Humpback whales used to regularly pass through the Hauraki Gulf during their migrations from Antarctica to the tropics and back. Whalers named them ‘humpback’ because of the way the animals arch their back before diving, which profiles the hump around their dorsal fin.
The relative abundance of whales in the Gulf led to the establishment of a shore whaling station in Whangaparapara Harbour, Great Barrier Island, in 1956. Two specially-built petrol-engined chasers, fitted out with harpoons, were used to catch the whales. The whales were then towed back to the factory and cut up into hunks to be boiled down. The oil was skimmed off the top of the liquid for sale and the solids were processed into blood and bone fertiliser. The baleen was dumped at sea. Some of the higher quality whalemeat was sold to restaurants in Auckland.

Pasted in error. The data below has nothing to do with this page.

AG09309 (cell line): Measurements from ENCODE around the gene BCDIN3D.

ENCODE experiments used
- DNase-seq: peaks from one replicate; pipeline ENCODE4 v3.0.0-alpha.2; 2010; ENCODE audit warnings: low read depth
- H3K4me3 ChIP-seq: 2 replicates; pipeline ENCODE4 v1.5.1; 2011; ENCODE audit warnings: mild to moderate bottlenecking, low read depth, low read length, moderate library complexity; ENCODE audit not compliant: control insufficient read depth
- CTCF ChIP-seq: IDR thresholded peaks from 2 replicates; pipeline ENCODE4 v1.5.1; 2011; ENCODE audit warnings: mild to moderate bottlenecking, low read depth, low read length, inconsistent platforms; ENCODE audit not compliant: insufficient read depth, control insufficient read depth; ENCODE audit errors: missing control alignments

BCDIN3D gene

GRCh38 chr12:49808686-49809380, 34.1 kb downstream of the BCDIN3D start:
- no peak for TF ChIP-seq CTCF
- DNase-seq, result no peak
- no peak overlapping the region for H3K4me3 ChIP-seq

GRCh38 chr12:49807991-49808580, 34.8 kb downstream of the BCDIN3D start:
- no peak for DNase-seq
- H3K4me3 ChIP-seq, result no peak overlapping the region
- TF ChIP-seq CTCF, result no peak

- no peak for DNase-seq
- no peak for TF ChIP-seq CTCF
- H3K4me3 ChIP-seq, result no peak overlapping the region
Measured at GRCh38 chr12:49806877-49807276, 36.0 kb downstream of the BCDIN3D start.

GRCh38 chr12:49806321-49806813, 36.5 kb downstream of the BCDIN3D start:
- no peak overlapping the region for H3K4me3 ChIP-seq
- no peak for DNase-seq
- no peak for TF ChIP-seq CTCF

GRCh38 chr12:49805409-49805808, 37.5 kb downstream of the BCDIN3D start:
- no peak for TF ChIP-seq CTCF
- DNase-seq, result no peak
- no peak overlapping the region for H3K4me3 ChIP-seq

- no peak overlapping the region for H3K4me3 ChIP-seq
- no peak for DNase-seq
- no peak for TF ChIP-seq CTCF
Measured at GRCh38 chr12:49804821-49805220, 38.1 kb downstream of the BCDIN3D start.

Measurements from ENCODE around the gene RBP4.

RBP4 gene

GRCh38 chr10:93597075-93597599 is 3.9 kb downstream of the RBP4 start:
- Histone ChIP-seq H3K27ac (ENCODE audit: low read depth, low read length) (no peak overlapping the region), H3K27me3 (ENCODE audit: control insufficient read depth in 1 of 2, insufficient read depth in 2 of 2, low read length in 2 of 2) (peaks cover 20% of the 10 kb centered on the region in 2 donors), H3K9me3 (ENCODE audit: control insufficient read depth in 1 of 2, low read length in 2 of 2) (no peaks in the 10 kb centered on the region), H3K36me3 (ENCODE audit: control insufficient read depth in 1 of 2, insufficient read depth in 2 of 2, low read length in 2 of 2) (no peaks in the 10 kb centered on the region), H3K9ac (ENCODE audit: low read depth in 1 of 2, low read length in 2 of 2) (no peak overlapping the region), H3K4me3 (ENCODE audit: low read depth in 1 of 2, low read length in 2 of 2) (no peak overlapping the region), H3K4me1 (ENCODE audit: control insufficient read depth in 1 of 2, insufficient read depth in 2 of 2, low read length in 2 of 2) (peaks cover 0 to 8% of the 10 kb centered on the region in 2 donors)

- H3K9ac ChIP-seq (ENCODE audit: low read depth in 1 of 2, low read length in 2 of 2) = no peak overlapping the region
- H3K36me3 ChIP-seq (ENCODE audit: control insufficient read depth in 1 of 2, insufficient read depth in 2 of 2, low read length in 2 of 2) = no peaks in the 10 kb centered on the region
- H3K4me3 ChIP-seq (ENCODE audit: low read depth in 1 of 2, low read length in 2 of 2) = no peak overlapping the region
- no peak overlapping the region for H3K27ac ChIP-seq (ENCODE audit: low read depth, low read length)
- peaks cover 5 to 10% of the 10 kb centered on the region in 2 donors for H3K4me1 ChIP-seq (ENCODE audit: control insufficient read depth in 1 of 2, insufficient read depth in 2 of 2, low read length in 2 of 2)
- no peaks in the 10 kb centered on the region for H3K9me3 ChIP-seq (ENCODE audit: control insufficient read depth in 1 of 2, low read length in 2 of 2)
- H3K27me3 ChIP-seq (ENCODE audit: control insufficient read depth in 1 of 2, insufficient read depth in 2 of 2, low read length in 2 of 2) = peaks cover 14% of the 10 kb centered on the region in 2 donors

The 1960 season proved the most profitable with 135 whales caught. But then the population crashed and the whaling station was closed 2 years later. As well as being hunted in the Gulf and elsewhere around New Zealand the whales had been targeted in Antarctica by Japanese, Russian and Norwegian factory whaling ships. The remains of the old whaling station can still be seen in Whangaparapara harbour.
It was many years before humpback whales were seen around New Zealand’s coasts in any numbers. But now that the hunting of the whales has stopped, we are likely to see many more of these magnificent animals frequenting the Gulf again.